Prison Education: Class Update (7-11-2011)

You know, it’s a funny thing about education: the teacher is always excited to get back to work, yet the students are often more hesitant. Hey, I get it. I’ve been on both sides of the issue, both sides of the desk. These days, I don’t see an English paper as an exciting prospect, but I do see it as a necessary activity. I suppose that this is just one of those odd quirks about education. But to tell you the truth, as long as I continue to feel this way about teaching my class, I think that my life will be that much better. It’s as if I love to go to work. What a blessing, indeed! Actually, the other day the prison surprised me with a $20 bonus on my $5.25 monthly pay check. Turns out they are now paying me $10 per class that I teach. Hey, I’ll take what I can get.

Several things came up this week – both in class and out – that I’d like to share with you. First, I received the graded results of my first assignment for the new English course that I’m taking through Ohio University. I was very pleased to see that I earned an “A”. As a matter of fact, I’m going to be posting this essay to the blog shortly. This way you will not only see my work, but also share in my story a bit. After all, the paper is about signing my plea bargain, a very emotional and troubling moment in my life.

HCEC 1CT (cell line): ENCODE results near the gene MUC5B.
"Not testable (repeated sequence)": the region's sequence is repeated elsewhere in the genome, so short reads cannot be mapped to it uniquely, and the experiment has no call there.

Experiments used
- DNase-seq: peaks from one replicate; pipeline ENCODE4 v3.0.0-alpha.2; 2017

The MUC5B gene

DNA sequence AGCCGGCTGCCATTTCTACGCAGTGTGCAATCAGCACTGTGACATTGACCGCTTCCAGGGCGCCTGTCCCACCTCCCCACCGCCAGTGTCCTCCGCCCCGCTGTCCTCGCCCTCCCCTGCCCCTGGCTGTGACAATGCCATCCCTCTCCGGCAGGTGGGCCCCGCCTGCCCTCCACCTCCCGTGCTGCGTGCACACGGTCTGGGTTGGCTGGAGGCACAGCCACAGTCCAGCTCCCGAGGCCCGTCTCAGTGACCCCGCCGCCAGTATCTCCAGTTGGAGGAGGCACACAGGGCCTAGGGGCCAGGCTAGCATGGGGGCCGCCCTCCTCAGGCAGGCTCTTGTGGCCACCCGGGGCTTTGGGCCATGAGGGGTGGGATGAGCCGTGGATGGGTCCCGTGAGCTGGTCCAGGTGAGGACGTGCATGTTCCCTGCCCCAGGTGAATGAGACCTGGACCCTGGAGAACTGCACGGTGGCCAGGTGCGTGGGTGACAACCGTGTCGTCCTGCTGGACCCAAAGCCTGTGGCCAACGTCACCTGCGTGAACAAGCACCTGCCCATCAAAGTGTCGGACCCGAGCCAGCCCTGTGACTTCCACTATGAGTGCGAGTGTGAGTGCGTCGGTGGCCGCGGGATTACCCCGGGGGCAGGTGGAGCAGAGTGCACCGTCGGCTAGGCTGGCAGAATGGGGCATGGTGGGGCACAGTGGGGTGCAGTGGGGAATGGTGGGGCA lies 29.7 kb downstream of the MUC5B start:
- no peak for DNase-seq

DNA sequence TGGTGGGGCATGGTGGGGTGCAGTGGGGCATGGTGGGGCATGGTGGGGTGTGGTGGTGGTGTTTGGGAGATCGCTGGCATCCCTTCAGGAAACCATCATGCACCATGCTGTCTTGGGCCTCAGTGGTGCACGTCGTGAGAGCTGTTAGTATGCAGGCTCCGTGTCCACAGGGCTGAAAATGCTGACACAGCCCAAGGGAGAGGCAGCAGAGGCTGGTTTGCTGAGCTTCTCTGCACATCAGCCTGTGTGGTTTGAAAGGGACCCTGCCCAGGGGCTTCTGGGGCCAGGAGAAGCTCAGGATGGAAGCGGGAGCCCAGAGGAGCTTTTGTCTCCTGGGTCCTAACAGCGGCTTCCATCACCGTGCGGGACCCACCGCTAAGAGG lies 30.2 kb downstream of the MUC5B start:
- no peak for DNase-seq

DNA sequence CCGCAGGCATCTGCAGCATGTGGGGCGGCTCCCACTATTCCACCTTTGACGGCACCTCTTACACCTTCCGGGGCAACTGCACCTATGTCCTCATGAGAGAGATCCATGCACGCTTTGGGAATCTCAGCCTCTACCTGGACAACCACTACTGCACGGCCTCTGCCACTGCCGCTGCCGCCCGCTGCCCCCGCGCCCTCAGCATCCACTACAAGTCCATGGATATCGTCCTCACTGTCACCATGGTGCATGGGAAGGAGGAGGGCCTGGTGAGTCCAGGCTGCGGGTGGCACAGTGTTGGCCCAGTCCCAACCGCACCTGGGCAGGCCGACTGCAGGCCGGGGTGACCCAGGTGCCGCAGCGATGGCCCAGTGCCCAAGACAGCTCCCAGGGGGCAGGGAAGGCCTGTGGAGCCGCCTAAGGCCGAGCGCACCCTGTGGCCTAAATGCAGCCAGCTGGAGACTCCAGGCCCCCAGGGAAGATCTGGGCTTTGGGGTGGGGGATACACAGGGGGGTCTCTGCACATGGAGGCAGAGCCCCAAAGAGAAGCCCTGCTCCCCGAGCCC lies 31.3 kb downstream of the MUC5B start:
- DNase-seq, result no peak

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A higher purpose for higher education in prison

From the Indianapolis Star
Eliminating college education for prison inmates is an easy enough move to make, politically speaking. But does it make sense for the taxpaying public?
Not when history shows that convicts who take classes are substantially less likely to wind up back behind bars once they’re released.
The benefits appear to apply to study of the liberal arts as well as vocational training. But Gov. Mitch Daniels wants the emphasis put on the latter area, with the rationale that it will lead to more jobs — certainly a key factor in staying free.
Unfortunately, he and the Indiana General Assembly have set up a fight over scraps when there is a very large hunger waiting to be satisfied.
At the same time Daniels, corrections officials and legislative leaders are talking about the need to reduce the burgeoning and financially unsustainable prison population, the modest $9 million that had been set aside for college financial aid for inmates has been entirely eliminated from the new two-year state budget.
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